I’m an Indian Muslim, and I’m Scared to Say So

I used to answer the phone with “Salam.” Not anymore. I don’t want people to know I’m a Muslim.

There is little that would identify me as Muslim to begin with, aside from my name. I don’t wear a skullcap, and in public I avoid wearing the loosefitting Pathani kurta and peppering my speech with Urdu words, all of which are identity markers for Indian Muslims. But in the India of Prime Minister Narendra Modi, you can’t take any chances.

For 10 years, Mr. Modi’s Hindu-chauvinist government has vilified the nation’s 200 million Muslims as dangerous undesirables. Recently, he took that rhetoric to a new low during the six weeks of voting in India’s national elections — which are widely expected to win him a third consecutive five-year term — directly referring to Muslims as “infiltrators” in a country that he and his followers seek to turn into a pure Hindu state.

As offensive as that was, it is sadly familiar to Indian Muslims like me who — after a decade of denigration, violence and murder — live in daily fear of being identified and attacked, forcing us into self-denial to protect ourselves.

India is home to one of the world’s largest Muslim populations. Islam came here around 1,300 years ago, and Indian Muslims descend from natives of this land who converted to Islam centuries ago. Many Indian Muslims fought against British colonization, and millions rejected the 1947 partition of the country into a predominantly Hindu India and a mostly Muslim Pakistan. India is our home, and people like me are proud patriots.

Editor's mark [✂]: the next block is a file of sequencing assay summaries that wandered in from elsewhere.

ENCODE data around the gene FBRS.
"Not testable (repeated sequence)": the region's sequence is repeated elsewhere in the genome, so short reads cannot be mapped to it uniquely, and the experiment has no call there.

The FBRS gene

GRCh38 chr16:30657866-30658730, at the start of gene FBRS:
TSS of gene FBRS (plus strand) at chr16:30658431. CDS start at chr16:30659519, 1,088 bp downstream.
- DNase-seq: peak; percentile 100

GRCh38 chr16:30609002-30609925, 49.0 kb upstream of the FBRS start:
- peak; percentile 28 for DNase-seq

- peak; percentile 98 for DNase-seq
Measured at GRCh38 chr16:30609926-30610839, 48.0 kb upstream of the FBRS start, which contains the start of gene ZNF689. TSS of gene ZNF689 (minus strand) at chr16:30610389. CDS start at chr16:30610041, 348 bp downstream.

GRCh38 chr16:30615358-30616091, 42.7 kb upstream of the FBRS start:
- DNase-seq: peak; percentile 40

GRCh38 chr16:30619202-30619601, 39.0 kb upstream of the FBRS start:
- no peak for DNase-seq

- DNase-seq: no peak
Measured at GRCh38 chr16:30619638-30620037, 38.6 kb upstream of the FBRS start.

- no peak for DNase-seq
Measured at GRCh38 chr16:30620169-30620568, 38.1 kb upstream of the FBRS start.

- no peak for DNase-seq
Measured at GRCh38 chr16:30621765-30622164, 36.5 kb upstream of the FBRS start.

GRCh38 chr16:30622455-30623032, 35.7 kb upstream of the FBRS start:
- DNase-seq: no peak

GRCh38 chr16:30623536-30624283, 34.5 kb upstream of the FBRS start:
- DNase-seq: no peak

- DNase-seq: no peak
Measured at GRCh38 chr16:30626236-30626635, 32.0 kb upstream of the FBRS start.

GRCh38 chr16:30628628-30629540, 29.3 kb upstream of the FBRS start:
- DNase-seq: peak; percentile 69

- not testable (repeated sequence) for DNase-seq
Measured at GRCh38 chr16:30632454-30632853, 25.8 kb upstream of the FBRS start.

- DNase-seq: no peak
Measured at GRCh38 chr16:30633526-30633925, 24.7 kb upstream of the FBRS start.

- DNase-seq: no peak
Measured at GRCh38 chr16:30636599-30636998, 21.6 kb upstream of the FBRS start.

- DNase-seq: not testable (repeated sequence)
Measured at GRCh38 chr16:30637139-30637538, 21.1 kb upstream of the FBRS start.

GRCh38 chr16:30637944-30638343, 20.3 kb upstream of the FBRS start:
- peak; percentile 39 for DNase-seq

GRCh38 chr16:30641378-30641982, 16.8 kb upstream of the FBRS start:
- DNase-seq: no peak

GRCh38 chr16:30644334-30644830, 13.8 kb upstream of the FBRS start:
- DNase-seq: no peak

But Mr. Modi’s Hindu nationalism has made us the targets in what might be the largest radicalization of people on the planet. Its seeds were planted with the founding in 1925 of Rashtriya Swayamsevak Sangh, a right-wing Hindu organization that sought the establishment of a fully Hindu state in India and was inspired by the European fascism of that era. When Mr. Modi’s Bharatiya Janata Party — a political offshoot of Rashtriya Swayamsevak Sangh — won elections in 2014 and he became prime minister, he and his followers saw it as the civilizational moment that Hindus had been waiting for. Mr. Modi was the god-king who would free Hindu civilization from centuries of domination, first by a series of Muslim rulers culminating with the Mughal empire that ruled India for around three centuries and then by the British colonizers who followed.

Islamophobia isn’t new to India, and Muslims also faced prejudice and recurring violence during the generations in which the liberal upper-caste Hindu elite dominated the nation’s secular democratic politics. But under Mr. Modi’s right-wing leadership, hatred of Muslims has effectively become state policy. India is now a country where police have been accused of standing by as Hindus attack Muslims, where the killers of religious minorities go unpunished and where Hindu extremists openly call for the genocide of Muslims.

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